It will be played by 1,000 musicians in a ‘musical relay’.
Marking the one-year anniversary of the disaster, which struck the country on March 11th 2011, 1,000 professional violin players will take part in a global ‘musical relay’ by performing on the instrument, named ‘Sen no neiro de tsunagu kizuna’, or Bonds made of a thousand tones.
Violinist Gerard Poulet from France and Mexico-based Japanese violinist Yuriko Kuronuma will form part of the 1,000-player line-up, the Mainichi Daily News reported.
Israeli violinist Ivry Gitlis will kick off the relay with a performance on the tsunami’s anniversary at Rikuzentakata in Iwate Prefecture.
“I hope these concerts will cheer up all disaster survivors and commemorate the victims who lost their lives,” violin manufacturer and organiser of the project Muneyuki Nakazawa told the news provider.
“At the same time, I hope it becomes a step forward toward the prevention of forgetfulness among people.”
He added that while the event will remind people around the world about what happened in Japan 12 months ago, it will also reinforce the power of nature.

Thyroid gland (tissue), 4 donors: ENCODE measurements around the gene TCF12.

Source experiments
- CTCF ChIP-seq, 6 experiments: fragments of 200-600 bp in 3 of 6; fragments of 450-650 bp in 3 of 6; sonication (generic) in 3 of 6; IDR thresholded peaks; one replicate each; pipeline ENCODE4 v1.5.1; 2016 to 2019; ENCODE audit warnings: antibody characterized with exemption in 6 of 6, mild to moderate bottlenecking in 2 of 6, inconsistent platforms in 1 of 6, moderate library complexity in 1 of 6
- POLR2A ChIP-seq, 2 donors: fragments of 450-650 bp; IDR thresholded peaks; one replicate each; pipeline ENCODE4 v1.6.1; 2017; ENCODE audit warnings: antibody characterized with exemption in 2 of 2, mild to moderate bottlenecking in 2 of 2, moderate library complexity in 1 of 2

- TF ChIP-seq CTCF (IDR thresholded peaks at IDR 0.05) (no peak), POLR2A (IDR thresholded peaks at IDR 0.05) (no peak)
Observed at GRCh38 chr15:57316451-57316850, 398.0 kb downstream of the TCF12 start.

The unique instrument will be constructed out of maple and pine wood that was collected by Nakazawa and a friend in Iwate Prefecture, one of the areas hit by the tsunami and earthquake.
Other parts of the instrument will see the main boards using Romanian or Croatian wood.
Music has had a major role in the recovery after the disaster. Many schools that were affected saw all of their musical instruments destroyed and since then organisations like the Asia America Symphony Association of Los Angeles has organised fundraising concerts to donate money and old instruments to schoolchildren.
Last year saw a rare Stradivarius violin sell at a record-breaking price at auction, with every penny of the £9.8 million raised going to Japan’s tsunami relief fund.
As a London resident, famed Japanese violinist Taro Hakase responded to the tragedy taking place in his native Japan by raising funds for the Red Cross through impromptu performances across the UK city in March 2011.
His desire to make a difference took the world famous musician to shops, book stores, cafes and the Cadogen Hall. You can watch his interview with BBC breakfast below:
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